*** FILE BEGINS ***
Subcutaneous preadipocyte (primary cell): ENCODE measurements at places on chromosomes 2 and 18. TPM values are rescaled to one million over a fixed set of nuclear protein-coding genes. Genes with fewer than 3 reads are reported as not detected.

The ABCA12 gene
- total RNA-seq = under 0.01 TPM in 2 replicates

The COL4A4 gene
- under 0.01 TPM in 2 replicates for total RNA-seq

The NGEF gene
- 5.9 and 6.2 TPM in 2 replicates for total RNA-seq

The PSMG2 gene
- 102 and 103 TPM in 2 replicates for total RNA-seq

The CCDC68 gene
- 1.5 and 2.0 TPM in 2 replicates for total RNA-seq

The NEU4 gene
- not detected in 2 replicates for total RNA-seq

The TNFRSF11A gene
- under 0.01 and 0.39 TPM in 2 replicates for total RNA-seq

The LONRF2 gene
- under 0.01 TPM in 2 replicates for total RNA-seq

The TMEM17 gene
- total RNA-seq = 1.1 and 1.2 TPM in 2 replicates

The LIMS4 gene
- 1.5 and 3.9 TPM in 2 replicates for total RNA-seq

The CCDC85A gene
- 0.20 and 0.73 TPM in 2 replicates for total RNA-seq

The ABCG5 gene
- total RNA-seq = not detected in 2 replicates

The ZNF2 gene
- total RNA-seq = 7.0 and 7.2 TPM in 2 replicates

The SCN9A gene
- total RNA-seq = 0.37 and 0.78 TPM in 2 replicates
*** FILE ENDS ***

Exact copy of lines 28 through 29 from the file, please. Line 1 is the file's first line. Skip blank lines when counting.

The SCN9A gene
- total RNA-seq = 0.37 and 0.78 TPM in 2 replicates